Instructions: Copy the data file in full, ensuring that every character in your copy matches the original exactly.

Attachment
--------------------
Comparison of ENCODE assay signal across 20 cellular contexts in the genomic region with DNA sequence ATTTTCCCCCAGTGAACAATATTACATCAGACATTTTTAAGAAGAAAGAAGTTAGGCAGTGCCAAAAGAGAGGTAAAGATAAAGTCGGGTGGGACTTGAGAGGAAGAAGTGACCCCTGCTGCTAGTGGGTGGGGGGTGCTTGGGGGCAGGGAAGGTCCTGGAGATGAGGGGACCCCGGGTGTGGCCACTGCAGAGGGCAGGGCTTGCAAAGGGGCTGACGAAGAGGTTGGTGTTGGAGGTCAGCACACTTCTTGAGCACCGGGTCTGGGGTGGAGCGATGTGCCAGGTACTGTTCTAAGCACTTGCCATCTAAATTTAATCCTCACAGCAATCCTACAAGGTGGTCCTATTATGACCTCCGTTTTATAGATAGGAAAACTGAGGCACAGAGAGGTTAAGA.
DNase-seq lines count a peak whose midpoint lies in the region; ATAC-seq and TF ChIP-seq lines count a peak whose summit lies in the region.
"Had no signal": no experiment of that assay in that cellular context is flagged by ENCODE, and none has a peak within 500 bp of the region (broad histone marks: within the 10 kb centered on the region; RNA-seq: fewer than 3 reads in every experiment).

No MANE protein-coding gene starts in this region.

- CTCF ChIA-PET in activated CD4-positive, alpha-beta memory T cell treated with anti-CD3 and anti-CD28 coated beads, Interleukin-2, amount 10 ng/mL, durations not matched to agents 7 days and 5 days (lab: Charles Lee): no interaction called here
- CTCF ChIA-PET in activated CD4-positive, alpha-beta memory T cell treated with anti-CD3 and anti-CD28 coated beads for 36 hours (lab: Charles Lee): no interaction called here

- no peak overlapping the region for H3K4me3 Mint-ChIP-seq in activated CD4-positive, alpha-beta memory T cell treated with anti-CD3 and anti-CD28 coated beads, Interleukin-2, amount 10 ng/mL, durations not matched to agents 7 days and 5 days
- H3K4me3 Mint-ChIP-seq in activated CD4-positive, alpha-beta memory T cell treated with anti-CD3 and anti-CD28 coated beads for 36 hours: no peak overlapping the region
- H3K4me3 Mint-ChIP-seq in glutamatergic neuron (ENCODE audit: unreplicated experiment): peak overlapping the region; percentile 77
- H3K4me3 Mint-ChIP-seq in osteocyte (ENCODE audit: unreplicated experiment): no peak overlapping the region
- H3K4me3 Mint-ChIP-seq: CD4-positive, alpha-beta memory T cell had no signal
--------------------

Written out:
Comparison of ENCODE assay signal across 20 cellular contexts in the genomic region with DNA sequence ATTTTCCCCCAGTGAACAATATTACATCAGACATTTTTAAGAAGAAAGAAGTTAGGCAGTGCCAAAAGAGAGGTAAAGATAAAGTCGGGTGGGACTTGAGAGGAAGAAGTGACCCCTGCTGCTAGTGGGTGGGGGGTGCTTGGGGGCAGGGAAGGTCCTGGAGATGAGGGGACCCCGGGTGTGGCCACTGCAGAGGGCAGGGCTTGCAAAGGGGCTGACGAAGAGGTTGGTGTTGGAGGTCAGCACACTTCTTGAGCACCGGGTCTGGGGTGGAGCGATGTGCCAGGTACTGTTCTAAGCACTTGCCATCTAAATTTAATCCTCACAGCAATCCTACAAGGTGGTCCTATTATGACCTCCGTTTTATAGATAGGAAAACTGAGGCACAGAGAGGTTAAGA.
DNase-seq lines count a peak whose midpoint lies in the region; ATAC-seq and TF ChIP-seq lines count a peak whose summit lies in the region.
"Had no signal": no experiment of that assay in that cellular context is flagged by ENCODE, and none has a peak within 500 bp of the region (broad histone marks: within the 10 kb centered on the region; RNA-seq: fewer than 3 reads in every experiment).

No MANE protein-coding gene starts in this region.

- CTCF ChIA-PET in activated CD4-positive, alpha-beta memory T cell treated with anti-CD3 and anti-CD28 coated beads, Interleukin-2, amount 10 ng/mL, durations not matched to agents 7 days and 5 days (lab: Charles Lee): no interaction called here
- CTCF ChIA-PET in activated CD4-positive, alpha-beta memory T cell treated with anti-CD3 and anti-CD28 coated beads for 36 hours (lab: Charles Lee): no interaction called here

- no peak overlapping the region for H3K4me3 Mint-ChIP-seq in activated CD4-positive, alpha-beta memory T cell treated with anti-CD3 and anti-CD28 coated beads, Interleukin-2, amount 10 ng/mL, durations not matched to agents 7 days and 5 days
- H3K4me3 Mint-ChIP-seq in activated CD4-positive, alpha-beta memory T cell treated with anti-CD3 and anti-CD28 coated beads for 36 hours: no peak overlapping the region
- H3K4me3 Mint-ChIP-seq in glutamatergic neuron (ENCODE audit: unreplicated experiment): peak overlapping the region; percentile 77
- H3K4me3 Mint-ChIP-seq in osteocyte (ENCODE audit: unreplicated experiment): no peak overlapping the region
- H3K4me3 Mint-ChIP-seq: CD4-positive, alpha-beta memory T cell had no signal